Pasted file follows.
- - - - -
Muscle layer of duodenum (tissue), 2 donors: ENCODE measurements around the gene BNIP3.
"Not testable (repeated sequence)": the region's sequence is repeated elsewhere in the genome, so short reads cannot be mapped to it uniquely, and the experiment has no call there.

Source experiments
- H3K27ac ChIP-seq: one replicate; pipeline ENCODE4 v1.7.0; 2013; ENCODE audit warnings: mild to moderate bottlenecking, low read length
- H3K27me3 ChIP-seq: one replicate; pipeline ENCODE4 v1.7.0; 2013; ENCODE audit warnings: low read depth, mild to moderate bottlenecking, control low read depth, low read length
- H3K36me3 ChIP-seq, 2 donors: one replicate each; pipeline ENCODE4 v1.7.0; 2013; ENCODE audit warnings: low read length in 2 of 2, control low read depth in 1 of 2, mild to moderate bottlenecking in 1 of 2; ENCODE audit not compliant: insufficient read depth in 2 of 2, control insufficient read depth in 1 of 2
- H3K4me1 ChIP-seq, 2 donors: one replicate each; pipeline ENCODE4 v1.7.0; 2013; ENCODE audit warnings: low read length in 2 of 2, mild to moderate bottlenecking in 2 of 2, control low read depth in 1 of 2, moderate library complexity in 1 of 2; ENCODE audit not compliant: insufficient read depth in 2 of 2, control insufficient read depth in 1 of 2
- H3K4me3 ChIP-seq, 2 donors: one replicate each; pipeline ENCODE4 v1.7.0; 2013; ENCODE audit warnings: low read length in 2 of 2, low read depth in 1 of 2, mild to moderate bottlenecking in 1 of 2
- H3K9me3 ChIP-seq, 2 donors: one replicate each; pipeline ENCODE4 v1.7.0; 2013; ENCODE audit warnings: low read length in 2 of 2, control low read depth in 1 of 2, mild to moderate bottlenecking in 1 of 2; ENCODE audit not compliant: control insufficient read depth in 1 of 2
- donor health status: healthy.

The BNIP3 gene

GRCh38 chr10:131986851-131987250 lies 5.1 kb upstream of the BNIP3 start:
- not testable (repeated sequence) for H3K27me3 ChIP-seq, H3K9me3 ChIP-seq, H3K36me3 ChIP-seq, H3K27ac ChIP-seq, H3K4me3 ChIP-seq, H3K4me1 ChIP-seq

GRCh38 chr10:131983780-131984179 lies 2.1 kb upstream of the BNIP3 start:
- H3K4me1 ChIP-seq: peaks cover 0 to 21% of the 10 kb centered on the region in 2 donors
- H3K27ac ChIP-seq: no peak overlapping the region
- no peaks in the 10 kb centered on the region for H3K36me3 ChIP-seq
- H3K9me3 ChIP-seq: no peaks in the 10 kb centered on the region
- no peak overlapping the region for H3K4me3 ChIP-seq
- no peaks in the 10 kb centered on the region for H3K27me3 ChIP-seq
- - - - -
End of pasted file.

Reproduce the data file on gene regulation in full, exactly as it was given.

Muscle layer of duodenum (tissue), 2 donors: ENCODE measurements around the gene BNIP3.
"Not testable (repeated sequence)": the region's sequence is repeated elsewhere in the genome, so short reads cannot be mapped to it uniquely, and the experiment has no call there.

Source experiments
- H3K27ac ChIP-seq: one replicate; pipeline ENCODE4 v1.7.0; 2013; ENCODE audit warnings: mild to moderate bottlenecking, low read length
- H3K27me3 ChIP-seq: one replicate; pipeline ENCODE4 v1.7.0; 2013; ENCODE audit warnings: low read depth, mild to moderate bottlenecking, control low read depth, low read length
- H3K36me3 ChIP-seq, 2 donors: one replicate each; pipeline ENCODE4 v1.7.0; 2013; ENCODE audit warnings: low read length in 2 of 2, control low read depth in 1 of 2, mild to moderate bottlenecking in 1 of 2; ENCODE audit not compliant: insufficient read depth in 2 of 2, control insufficient read depth in 1 of 2
- H3K4me1 ChIP-seq, 2 donors: one replicate each; pipeline ENCODE4 v1.7.0; 2013; ENCODE audit warnings: low read length in 2 of 2, mild to moderate bottlenecking in 2 of 2, control low read depth in 1 of 2, moderate library complexity in 1 of 2; ENCODE audit not compliant: insufficient read depth in 2 of 2, control insufficient read depth in 1 of 2
- H3K4me3 ChIP-seq, 2 donors: one replicate each; pipeline ENCODE4 v1.7.0; 2013; ENCODE audit warnings: low read length in 2 of 2, low read depth in 1 of 2, mild to moderate bottlenecking in 1 of 2
- H3K9me3 ChIP-seq, 2 donors: one replicate each; pipeline ENCODE4 v1.7.0; 2013; ENCODE audit warnings: low read length in 2 of 2, control low read depth in 1 of 2, mild to moderate bottlenecking in 1 of 2; ENCODE audit not compliant: control insufficient read depth in 1 of 2
- donor health status: healthy.

The BNIP3 gene

GRCh38 chr10:131986851-131987250 lies 5.1 kb upstream of the BNIP3 start:
- not testable (repeated sequence) for H3K27me3 ChIP-seq, H3K9me3 ChIP-seq, H3K36me3 ChIP-seq, H3K27ac ChIP-seq, H3K4me3 ChIP-seq, H3K4me1 ChIP-seq

GRCh38 chr10:131983780-131984179 lies 2.1 kb upstream of the BNIP3 start:
- H3K4me1 ChIP-seq: peaks cover 0 to 21% of the 10 kb centered on the region in 2 donors
- H3K27ac ChIP-seq: no peak overlapping the region
- no peaks in the 10 kb centered on the region for H3K36me3 ChIP-seq
- H3K9me3 ChIP-seq: no peaks in the 10 kb centered on the region
- no peak overlapping the region for H3K4me3 ChIP-seq
- no peaks in the 10 kb centered on the region for H3K27me3 ChIP-seq